Facebook faces lawsuits that could force sale of Instagram, WhatsApp

WION Web Team
New York, New York, United States of America Published: Dec 10, 2020, 08:55 AM(IST)

Facebook Photograph:( Reuters )

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The several lawsuits say the social media giant uses a "buy or bury" strategy to snap up rivals and keep smaller competitors at bay.

Facebook Inc could be forced to sell its prized assets WhatsApp and Instagram after the US Federal Trade Commission and nearly every US state filed lawsuits against the social media company.

The several lawsuits say the social media giant uses a "buy or bury" strategy to snap up rivals and keep smaller competitors at bay.

The lawsuits also highlight the growing bipartisan consensus to hold Big Tech accountable for its business practices and mark a rare moment of agreement between the Trump administration and Democrats, some of whom have advocated breaking up both Google and Facebook.

With the filing of the twin lawsuits on Wednesday, Facebook becomes the second big tech company to face a major legal challenge this year after the US Justice Department sued Alphabet Inc's Google in October, accusing the $1 trillion company of using its market power to fend off rivals.

The complaints on Wednesday accuse Facebook of buying up rivals, focussing specifically on its previous acquisitions of photo-sharing app Instagram for $1 billion in 2012 and messaging app WhatsApp for $19 billion in 2014.

Federal and state regulators said the acquisitions should be unwound -- a move that is likely to set off a long legal challenge as the deals were cleared years earlier by the FTC.

Facebook's general counsel Jennifer Newstead called the lawsuits "revisionist history" and said antitrust laws do not exist to punish "successful companies." She said WhatsApp and Instagram have succeeded after Facebook invested billions of dollars in growing the apps.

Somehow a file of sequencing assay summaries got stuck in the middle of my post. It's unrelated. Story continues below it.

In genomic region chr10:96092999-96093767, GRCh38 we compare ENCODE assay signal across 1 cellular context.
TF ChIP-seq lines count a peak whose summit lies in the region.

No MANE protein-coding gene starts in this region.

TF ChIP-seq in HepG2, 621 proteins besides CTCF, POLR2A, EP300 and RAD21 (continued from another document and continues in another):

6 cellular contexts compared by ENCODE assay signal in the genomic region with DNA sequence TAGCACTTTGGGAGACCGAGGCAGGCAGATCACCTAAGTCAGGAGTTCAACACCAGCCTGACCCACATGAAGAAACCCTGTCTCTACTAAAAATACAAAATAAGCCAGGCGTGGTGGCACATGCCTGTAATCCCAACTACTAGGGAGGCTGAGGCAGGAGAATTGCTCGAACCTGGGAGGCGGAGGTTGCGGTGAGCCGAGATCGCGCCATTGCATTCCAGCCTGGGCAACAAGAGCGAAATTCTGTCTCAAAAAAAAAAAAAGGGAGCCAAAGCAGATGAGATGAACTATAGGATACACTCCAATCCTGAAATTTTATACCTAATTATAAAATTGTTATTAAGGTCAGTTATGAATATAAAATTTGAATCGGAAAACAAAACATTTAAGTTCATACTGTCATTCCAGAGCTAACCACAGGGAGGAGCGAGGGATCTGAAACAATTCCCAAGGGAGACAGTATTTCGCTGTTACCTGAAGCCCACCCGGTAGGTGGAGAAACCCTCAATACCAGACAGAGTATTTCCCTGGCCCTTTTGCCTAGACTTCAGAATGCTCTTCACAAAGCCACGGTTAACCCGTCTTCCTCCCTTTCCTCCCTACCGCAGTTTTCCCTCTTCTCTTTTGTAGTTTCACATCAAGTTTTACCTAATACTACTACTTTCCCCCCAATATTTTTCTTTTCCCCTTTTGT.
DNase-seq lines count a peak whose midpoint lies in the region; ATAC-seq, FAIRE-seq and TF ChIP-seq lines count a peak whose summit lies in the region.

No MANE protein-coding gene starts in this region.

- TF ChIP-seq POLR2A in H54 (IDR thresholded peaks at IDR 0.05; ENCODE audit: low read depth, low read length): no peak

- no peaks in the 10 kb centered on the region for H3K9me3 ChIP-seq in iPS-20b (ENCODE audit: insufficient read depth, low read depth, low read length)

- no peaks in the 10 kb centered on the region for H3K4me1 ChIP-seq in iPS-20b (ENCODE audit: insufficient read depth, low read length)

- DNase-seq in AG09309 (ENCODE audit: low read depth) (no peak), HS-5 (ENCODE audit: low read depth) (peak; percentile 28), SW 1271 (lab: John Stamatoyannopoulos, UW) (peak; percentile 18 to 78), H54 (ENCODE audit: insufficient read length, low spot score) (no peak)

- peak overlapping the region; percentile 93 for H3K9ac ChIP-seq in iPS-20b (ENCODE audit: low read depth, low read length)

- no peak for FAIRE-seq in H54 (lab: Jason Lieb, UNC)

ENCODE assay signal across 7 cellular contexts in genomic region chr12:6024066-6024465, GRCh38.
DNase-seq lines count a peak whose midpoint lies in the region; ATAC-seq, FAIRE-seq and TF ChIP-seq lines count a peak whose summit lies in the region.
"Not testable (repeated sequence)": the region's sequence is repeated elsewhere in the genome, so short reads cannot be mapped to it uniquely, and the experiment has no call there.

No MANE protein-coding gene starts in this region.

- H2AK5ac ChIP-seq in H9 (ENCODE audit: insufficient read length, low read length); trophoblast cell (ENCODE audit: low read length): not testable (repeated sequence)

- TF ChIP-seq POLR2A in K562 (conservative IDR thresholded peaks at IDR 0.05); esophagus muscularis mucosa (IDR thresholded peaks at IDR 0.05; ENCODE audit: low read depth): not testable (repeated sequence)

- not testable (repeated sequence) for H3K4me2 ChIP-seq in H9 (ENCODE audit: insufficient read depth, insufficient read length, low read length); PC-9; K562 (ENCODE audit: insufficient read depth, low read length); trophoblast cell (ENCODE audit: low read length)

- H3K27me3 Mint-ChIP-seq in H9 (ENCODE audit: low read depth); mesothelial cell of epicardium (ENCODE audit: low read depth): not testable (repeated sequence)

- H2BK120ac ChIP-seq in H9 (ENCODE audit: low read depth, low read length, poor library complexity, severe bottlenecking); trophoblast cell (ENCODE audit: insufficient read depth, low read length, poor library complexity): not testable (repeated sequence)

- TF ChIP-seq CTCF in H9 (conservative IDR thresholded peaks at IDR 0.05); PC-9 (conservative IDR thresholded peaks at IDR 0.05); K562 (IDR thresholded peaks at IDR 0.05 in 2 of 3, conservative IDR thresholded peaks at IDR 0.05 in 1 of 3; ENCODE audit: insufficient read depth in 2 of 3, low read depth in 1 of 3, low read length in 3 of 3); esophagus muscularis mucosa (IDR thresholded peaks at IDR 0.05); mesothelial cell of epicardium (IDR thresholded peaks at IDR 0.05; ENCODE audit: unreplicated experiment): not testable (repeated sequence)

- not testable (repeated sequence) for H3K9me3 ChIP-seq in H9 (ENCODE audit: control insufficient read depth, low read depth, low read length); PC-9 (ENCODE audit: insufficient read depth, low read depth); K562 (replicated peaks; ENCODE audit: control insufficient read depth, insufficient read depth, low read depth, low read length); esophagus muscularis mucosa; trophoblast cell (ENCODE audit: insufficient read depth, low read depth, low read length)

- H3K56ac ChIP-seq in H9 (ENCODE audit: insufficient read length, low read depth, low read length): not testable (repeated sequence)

"The government now wants a do-over, sending a chilling warning to American business that no sale is ever final," Newstead said.

Newstead also raised doubts about alleged harms caused by Facebook, arguing that consumers benefited from its decision to make WhatsApp free, and rivals like YouTube, Twitter and WeChat did "just fine" without access to its developer platform.

In a post on Facebook's internal discussion platform, Chief Executive Mark Zuckerberg told employees he did not anticipate "any impact on individual teams or roles" as a result of the lawsuits, which he said were "one step in a process which could take years to play out in its entirety."

Zuckerberg told employees in July that Facebook would "go to the mat" to fight a legal challenge to break up the company, calling it an "existential" threat, according to audio of internal company meetings published by The Verge.

The lawsuits are the biggest antitrust cases in a generation, comparable to the lawsuit against Microsoft Corp in 1998. The federal government eventually settled that case, but the yearslong court fight and extended scrutiny prevented the company from thwarting competitors and is credited with clearing the way for the explosive growth of the internet.

Last month, Facebook said it was buying customer service start-up Kustomer, in an acquisition that the Wall Street Journal said valued Kustomer at $1 billion.

Facebook also bought Giphy, a popular website for making and sharing animated images, or GIFs, in May. That acquisition has already drawn scrutiny from the United Kingdom's competition watchdog.

Facebook shares fell as much as 3% after the news before paring losses to close down 1.9%.

(with inputs)

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